If a house style outlines that foreign terms should be italicised, how strictly should this be applied to common terms taken from, say, French that everyone is more than familiar with? Italicising café seems quite drastic, so what about words such as crèche? I'm not sure exactly where to draw the line between foreign and English considering the number of French words and terms borrowed by modern English.

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    Feb 2, 2018 at 16:57
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  • Looking up cafe/café and creche/crèche in reputable online dictionaries, I can see no caveats indicating they're not in the English lexicon (and all four variants). M-W doesn't seem to italicise caveat emptor (comparing with how it normally italicises obviously English terms). Unless you can come up with suggested words not found in reputable dictionaries without say a [French] caveat, I'm not sure what words you're talking about. Feb 2, 2018 at 17:19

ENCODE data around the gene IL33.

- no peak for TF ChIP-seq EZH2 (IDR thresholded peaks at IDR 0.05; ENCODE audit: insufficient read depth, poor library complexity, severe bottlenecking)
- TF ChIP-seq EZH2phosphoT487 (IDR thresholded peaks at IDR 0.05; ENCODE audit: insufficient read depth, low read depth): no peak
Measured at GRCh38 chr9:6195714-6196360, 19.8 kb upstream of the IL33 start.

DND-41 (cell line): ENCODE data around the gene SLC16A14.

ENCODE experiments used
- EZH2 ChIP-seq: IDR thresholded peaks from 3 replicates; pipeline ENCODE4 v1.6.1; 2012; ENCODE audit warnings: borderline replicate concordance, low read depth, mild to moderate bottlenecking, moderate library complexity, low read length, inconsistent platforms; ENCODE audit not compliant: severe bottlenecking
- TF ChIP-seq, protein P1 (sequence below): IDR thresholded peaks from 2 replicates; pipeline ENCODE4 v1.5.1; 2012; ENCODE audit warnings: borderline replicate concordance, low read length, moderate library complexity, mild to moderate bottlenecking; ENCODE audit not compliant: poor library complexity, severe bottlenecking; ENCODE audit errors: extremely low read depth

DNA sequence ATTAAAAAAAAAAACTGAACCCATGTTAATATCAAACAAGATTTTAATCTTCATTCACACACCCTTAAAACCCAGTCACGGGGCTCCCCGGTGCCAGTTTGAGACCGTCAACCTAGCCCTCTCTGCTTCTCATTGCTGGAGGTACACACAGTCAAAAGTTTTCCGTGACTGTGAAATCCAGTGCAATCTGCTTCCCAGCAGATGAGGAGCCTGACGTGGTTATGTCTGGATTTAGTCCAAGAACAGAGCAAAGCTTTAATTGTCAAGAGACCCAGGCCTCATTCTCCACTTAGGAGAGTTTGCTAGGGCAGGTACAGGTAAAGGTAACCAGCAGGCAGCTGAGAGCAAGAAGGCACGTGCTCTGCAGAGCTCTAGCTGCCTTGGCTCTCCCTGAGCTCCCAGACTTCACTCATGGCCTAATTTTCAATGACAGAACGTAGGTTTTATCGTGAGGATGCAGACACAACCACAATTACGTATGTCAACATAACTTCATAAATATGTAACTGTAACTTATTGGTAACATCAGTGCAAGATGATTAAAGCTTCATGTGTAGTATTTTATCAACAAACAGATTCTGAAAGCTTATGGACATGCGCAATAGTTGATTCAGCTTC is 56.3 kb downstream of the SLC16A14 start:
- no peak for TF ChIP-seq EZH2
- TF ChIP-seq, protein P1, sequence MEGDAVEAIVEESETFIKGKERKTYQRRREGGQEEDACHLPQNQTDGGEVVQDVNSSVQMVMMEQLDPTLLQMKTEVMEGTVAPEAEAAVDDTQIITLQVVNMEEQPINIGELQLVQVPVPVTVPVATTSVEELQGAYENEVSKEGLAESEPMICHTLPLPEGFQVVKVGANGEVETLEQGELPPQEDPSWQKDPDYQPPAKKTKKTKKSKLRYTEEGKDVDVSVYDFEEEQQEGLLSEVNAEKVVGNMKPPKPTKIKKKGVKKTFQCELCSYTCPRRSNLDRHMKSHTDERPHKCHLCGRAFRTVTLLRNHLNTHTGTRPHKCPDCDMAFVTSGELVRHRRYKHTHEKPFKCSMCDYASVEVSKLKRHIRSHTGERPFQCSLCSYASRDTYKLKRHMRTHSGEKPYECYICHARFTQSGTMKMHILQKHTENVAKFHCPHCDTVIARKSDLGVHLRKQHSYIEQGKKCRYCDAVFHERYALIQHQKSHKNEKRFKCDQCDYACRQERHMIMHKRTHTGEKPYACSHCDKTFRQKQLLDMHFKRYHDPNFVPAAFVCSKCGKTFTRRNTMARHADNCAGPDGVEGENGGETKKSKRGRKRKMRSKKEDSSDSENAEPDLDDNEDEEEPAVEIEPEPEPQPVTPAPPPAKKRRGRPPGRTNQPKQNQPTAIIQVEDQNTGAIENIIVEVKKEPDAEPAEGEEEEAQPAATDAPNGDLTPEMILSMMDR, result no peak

• See this answer for the advice from The Economist.
    – tchrist
    Oct 31, 2022 at 1:11

1 Answer 1


The house dictionary should "draw that line" for the entire organisation!

Anything not listed in your house dictionary is foreign and needs italics.

You need to look at the explanatory information provided at the front or back of that dictionary. It will contain - tell your boss to buy another dictionary if it does not - an explanation of how it displays expressions which (a) exist in another language but not (yet) in English, or (b) now exist in English but are derived from another language.

Type (a) should be in italics, type (b) should not.

Note, there is no right or wrong about whether a word has fully arrived in English, yet? The decisions by dictionaries are not quite arbitrary; they are based on the analysis by the compilers of the dictionary of the way they are being used by speakers of English.

The reason for reliance on a dictionary is not right or wrong, it is to have one source that everybody in the organisation uses to ensure the same expression is always shown with the same style. It would be inconsistency in uses which may make the organisation appear sloppy, not the various choices made to show expressions with one style or the other.

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